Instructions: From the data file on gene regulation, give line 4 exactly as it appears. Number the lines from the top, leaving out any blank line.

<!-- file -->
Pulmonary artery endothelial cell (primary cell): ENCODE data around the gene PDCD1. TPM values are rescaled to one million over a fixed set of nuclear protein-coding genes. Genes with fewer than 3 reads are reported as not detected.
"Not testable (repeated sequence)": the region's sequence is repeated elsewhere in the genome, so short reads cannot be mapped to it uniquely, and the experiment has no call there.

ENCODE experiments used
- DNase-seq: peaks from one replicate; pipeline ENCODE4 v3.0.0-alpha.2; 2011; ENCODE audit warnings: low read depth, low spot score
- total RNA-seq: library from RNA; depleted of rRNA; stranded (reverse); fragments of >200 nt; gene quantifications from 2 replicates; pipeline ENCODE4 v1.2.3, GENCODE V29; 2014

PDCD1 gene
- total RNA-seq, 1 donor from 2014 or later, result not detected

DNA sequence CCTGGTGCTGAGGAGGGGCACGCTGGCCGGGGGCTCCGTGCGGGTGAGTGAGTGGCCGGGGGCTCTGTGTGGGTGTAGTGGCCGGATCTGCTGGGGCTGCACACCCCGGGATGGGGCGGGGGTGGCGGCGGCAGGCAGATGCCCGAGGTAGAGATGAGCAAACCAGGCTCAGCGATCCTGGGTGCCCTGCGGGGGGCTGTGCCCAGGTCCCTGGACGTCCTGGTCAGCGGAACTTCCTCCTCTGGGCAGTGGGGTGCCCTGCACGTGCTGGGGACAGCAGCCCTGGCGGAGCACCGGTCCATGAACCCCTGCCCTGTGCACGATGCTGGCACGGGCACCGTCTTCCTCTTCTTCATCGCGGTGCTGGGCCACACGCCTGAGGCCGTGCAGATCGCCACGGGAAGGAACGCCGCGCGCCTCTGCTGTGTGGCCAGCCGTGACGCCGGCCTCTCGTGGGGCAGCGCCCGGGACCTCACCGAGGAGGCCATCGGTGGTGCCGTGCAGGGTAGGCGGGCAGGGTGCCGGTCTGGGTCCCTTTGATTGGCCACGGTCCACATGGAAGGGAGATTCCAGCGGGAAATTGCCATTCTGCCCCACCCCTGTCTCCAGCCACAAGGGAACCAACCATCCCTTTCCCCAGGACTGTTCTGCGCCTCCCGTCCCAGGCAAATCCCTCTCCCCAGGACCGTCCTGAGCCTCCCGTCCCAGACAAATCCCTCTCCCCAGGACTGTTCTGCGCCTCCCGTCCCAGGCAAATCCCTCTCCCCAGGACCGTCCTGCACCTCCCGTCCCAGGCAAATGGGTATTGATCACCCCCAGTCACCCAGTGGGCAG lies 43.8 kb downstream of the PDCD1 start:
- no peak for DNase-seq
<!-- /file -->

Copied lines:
- DNase-seq: peaks from one replicate; pipeline ENCODE4 v3.0.0-alpha.2; 2011; ENCODE audit warnings: low read depth, low spot score